20 Life-Changing Buddhist Concepts

Changing Our Deepest Karma

Concept #3: The Nine Consciousnesses

Chanting Nam-myoho-renge-kyo enables us to tap into the ninth consciousness and take complete control of our lives. Photo by Yvonne Ng


What distinguishes Nichiren Buddhism from other religions and philosophies? We could say it is the view that every person, without exception, possesses the Buddha nature, or the potential to be a fully awakened human being.

Both the causes and solutions to our problems are found within us. Often what causes us to suffer is negative karma, or the latent effects of negative causes we’ve made in past lifetimes until today. Karma can be likened to a raging river’s currents that are hard to resist, even when solutions to our problems seem clear.

Chanting Nam-myoho-renge-kyo is the most powerful means for bringing forth the overriding power of our Buddha nature and transforming our negative karma.

While the Buddha nature is described in many ways in various Buddhist sutras and teachings, one view associates it with the ninth or deepest level of consciousness.

Ikeda Sensei explains: “The ninth consciousness is itself the ultimate reality of all things and is equivalent to the universal Buddha nature. Buddhism teaches that we can change our deepest karma through drawing upon this inner capacity of our lives” (Unlocking the Mysteries of Birth and Death, p. 162). Let’s briefly study the nine levels of consciousness.

The Dynamics of Changing Karma

The principle of the nine consciousnesses teaches that we can change any and all karma.

The first five of the nine consciousnesses are related directly to our five senses: sight, hearing, smell, taste and touch. The sixth, called mind-consciousness, integrates the information from the five senses and processes how we perceive our surroundings.

These first six levels, our conscious realm, represent the awareness with which we process the outside world, an awareness influenced and sometimes distorted by what is going on in our deeper levels of consciousness.

The next three levels deal with these deeper realms of consciousness. The seventh, called mano-consciousness, is said to be where self-awareness or ego originates, and where our subconscious impulses, including the impulse for self-preservation, are found.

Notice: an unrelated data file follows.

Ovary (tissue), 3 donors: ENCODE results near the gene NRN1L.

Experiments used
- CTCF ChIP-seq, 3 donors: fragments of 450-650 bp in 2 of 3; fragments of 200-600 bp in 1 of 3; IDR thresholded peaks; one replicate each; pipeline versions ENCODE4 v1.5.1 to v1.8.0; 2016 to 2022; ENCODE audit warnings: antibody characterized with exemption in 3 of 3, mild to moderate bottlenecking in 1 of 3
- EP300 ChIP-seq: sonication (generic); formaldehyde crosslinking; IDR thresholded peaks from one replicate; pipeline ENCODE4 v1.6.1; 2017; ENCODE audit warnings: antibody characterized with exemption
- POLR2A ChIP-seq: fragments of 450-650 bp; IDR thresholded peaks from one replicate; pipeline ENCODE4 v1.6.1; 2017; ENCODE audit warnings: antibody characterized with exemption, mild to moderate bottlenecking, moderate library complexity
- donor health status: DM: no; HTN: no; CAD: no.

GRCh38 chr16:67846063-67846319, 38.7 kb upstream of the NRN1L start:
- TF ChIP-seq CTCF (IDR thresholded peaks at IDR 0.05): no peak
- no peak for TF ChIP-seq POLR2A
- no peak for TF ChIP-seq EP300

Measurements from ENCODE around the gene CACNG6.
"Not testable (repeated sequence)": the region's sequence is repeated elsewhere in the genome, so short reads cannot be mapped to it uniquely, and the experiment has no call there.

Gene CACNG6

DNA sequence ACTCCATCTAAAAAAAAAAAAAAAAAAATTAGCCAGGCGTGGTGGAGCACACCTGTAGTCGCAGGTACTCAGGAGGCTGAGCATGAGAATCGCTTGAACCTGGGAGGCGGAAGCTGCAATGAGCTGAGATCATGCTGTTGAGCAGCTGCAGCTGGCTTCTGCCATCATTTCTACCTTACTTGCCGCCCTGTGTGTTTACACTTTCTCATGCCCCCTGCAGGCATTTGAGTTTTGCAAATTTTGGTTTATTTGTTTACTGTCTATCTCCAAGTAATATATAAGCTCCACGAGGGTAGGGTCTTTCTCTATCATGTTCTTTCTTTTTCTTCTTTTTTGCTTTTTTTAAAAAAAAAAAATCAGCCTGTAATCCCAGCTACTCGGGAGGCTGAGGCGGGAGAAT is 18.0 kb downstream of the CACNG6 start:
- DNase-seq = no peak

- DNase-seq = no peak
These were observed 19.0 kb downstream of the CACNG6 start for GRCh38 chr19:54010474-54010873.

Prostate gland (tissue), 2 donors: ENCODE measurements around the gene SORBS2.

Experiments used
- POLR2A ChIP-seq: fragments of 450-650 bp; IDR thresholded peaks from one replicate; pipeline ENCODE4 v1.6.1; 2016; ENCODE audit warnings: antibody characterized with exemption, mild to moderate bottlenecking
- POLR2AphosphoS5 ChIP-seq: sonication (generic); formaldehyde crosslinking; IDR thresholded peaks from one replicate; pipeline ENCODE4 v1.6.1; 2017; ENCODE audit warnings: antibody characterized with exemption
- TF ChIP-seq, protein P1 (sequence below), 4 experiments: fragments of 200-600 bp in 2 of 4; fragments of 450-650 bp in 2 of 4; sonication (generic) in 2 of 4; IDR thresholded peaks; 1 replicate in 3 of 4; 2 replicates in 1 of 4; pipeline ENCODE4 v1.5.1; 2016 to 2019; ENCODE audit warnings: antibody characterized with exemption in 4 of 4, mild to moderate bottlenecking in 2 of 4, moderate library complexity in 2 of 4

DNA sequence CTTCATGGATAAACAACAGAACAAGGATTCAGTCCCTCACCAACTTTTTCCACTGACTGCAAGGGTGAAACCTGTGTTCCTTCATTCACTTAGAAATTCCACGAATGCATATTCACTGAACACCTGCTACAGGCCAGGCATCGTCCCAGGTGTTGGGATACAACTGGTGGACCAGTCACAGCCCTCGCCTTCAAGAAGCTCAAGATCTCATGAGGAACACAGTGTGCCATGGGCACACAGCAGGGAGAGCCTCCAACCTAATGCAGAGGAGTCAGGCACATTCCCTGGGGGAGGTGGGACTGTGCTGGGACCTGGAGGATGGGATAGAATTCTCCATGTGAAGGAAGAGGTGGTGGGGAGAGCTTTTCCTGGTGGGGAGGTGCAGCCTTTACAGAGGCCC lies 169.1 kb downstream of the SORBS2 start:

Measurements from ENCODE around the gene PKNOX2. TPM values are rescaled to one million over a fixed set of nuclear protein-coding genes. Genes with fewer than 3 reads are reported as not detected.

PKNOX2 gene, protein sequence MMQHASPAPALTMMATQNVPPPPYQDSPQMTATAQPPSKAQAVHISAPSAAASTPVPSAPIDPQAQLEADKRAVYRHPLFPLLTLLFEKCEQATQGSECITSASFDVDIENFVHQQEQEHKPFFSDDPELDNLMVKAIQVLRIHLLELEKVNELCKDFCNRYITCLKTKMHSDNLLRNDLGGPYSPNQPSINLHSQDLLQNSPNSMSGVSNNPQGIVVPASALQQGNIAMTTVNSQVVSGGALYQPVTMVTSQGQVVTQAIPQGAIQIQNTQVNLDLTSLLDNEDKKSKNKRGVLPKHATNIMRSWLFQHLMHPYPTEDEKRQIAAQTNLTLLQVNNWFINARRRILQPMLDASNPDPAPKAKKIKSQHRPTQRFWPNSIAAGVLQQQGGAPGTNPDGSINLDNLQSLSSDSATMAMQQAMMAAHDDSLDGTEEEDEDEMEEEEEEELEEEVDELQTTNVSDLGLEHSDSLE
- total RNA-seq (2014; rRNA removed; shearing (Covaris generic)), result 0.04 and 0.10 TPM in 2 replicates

The eighth level is called alaya-consciousness. The Sanskrit word alaya means “repository” or “storehouse,” thus it is also called the karmic storehouse. It is where the latent effects of all our thoughts, words and deeds from past lifetimes to the present reside.

As an example, if we mistrust people due to past experiences, we may try to shield ourselves from being hurt (mano-consciousness). This may lead to perceiving others as untrustworthy or hesitating to share our honest thoughts (first six levels of consciousness). Our thoughts, words and actions in this regard remain imprinted in our lives (alaya-consciousness). These in turn may influence our awareness, actions and the future, leading to a cycle of suffering.

This is where the ninth consciousness, called the amala-consciousness, comes into play. The Sanskrit word amala means “pure,” and it indicates a level of consciousness that is unsullied by karmic accretions.

Chanting Nam-myoho-renge-kyo can be likened to drilling through the accretions and delusions found in the other levels of consciousness and striking the pure wisdom of the ninth consciousness, which can wash away all impurities.

Nichiren advises, “You should base your mind on the ninth consciousness, and carry out your practice in the six consciousnesses” (“Hell Is the Land of Tranquil Light,” The Writings of Nichiren Daishonin, vol. 1, p. 458). Regarding this passage, Sensei says:

By establishing faith in the ultimate reality and incorporating Buddhist practice into our daily lives, we can access infinite wisdom, power and compassion; we can achieve a fundamental inner reformation and establish an unshakable foundation for true happiness. By analogy, while a piece of wood floating in a stream will be swept away at the whim of the current, even the most powerful of currents cannot shift an island of rock. (Unlocking the Mysteries of Birth and Death, p. 164)

Transforming the Karma of Humanity

While the first seven consciousnesses are said to disappear when we die, the lives as we traverse the cycle of birth and death. This might explain why we can see certain patterns throughout history that extend beyond individuals and expand to all humankind.

For instance, despite significant advances in science, economics and many other fields, the impulse of greed has largely impinged on the global environmental crisis we now face, as well as great disparities in wealth. Sensei explains:

Our karmic energy mutually impacts our loved ones and indeed all humankind. It even affects animals and plants. A positive change in the karmic energy in the depths of one’s life becomes the cogwheel for change in the lives of others. (Unlocking the Mysteries of Birth and Death, p. 160)

When based on the ninth consciousness, we can view all our karmic impediments as cogwheels for manifesting our Buddhahood. By chanting, we not only gain complete control of our lives but also bring forth the wisdom, courage and compassion to create a world based on the Buddhist ideals of respect, equality and the interconnectedness of life.

—Prepared by the SGI-USA Study Department 


Book cover for Unlocking Mysteries of Birth and DeathCheck It Out!

Ikeda Sensei’s celebrated work Unlocking the Mysteries of Birth & Death is available in print, e-book and audiobook formats. The book explores the meaning of life and death and provides invaluable insights from the perspective of Nichiren Buddhism. Whether one is new to Buddhism or a longtime practitioner, Sensei’s clear and practical explanations in this work can deepen anyone’s understanding of Buddhist philosophy and appreciation for their own life.